If I knew then what I know now …

 If I knew then what I know now …

I’d take better care of my body,

so it would take care of me now that I’m old.

I would never start smoking, never eat sweets;

I’d exercise daily and strenuously.

I’d get enough sleep, the full eight hours:

going to bed before 10 every night, I promise.

Or would I? Because really, I did know. 

We all really know the simple rules of health.

But we think we can cheat –

only a tiny bit, just for now.

We don’t understand we’re building habits.

Bad habits. Lifelong habits.

The sweeties tasted so good 

on the tongue and in the mouth.

And the cigarettes stopped me

from putting on weight.

(Too bad about other effects! I quit

in time to miss cancer; not emphysema.)

Least possible exercise, intermittent,

can soon slide into almost none. And 

anyway, it’s much too early for bed. 

There are poems to write. There’s Netflix.

There are friends to visit on facebook.

And I must get a late-night snack….

The title is Magaly's prompt for Weekly Scribblings #54 at Poets and Storytellers United.


Beautiful Words (found haiku)

Beautiful Words 

(found haiku)

searching for fireflies

the first dream of the new year –

the moon freezes

plants are sprouting

under last year’s dried grass

or under snow


predict good fortune –

green shadows

sunlight filtering

through green leaves –

buried fire

Found haiku written in response to Weekly Scribblings #53: Beautiful Words at Poets and Storytellers United – using, rearranging, recombining, and occasionally slightly altering (by additions or omissions) the phrases in Rommy's prompt:

For this week’s prompt, I’ve selected a few poetic names from Bruce Hamana Sosei’s book, 100 Beautiful Words in The Way of Tea. Pick the English version of one (or more if the mood hits you) to shape your words around.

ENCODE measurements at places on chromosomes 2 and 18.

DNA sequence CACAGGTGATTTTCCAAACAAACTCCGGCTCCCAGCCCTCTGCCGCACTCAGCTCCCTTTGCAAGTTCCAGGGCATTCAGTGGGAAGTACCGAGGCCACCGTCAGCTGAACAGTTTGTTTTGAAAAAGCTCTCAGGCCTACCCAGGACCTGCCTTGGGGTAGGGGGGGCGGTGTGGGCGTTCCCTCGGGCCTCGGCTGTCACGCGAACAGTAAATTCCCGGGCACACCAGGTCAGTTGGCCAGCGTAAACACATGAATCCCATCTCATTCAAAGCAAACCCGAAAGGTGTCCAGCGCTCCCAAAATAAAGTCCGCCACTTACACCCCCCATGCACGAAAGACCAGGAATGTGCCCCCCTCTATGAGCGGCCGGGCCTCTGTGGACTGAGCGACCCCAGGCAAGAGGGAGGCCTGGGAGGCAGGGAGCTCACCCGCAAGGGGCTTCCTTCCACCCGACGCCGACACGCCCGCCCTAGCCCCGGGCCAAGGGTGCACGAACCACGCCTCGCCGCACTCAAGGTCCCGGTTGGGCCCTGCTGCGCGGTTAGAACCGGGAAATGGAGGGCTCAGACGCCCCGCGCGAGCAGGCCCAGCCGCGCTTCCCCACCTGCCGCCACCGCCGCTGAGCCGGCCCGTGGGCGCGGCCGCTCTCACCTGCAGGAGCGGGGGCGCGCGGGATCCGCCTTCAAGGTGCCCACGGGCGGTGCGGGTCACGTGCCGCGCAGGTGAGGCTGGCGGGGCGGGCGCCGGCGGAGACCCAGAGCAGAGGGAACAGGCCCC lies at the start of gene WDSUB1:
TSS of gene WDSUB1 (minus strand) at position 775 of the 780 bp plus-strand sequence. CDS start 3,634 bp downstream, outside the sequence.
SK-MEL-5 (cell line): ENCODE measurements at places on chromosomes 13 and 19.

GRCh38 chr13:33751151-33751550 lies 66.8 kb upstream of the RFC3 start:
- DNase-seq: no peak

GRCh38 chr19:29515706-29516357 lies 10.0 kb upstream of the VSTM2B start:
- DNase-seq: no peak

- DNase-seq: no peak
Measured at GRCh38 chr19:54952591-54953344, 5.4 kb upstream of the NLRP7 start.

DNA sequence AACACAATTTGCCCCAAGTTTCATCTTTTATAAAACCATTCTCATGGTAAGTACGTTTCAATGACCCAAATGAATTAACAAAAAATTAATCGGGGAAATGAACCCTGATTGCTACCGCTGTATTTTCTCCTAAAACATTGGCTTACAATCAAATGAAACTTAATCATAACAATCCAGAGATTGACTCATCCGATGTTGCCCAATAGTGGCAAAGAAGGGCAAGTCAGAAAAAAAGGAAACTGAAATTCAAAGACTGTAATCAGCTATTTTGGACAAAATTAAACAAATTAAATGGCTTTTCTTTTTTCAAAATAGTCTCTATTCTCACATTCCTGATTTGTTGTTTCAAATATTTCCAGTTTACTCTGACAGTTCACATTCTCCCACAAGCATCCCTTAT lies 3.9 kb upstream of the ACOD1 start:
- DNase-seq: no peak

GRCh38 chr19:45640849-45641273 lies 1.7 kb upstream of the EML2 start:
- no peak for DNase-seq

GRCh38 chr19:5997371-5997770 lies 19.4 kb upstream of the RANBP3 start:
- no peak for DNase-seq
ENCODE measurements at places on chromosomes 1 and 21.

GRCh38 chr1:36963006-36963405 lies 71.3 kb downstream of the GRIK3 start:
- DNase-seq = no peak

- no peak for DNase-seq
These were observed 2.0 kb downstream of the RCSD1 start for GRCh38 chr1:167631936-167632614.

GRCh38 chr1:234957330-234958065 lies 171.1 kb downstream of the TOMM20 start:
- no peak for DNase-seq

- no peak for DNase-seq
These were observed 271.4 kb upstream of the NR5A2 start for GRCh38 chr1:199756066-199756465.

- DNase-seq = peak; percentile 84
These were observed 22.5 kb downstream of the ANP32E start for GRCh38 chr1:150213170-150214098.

Zuiun – clouds that predict good fortune

Shitamoe – plants sprouting under last year’s dried grass or under the snow

Hatsuyume – the first dream of the new year

Uzumibi – buried fire

Ryokuin – green shadows (sunlight filtering through green leaves)

Hotaru-gari – go searching for fireflies

Tsuki-koru – the moon freezes


'Every morning, so far, I’m alive.'

'Every morning, so far, I’m alive.'

I have reached a plateau on my journey

where I stop awhile and look around,

admiring the long view of the landscapes

I travelled on the way, spread for my gaze.

I can pick out houses where I lived, in

towns or cities or rural retreats; I can see

favourite mountains, rivers, trees … and

certain ocean vistas I thought of as mine.

The unfolding past is populated. I walk

again with old companions, conversing,

sharing adventures; laughing with many,

crying for some. Plenty are still here now.

One person’s life. No-one else can know it

quite the same. In another way, everyone 

shares it all – the same drives and necessities,

the ups and the downs, the wild unexpected.

I like the paths my steps have taken, 

by and large – having survived the mis-steps 

and false directions. Every morning, so far,

I’m alive. I rise, go on, explore further.

Note: The title is a direct quotation from Mary Oliver's poem, 'Landscape'.

This piece was written for Weekly Scribblings #52 at Poets and Storytellers United: Something About Mary, where the prompt is to write something based on a line or phrase from that particular poem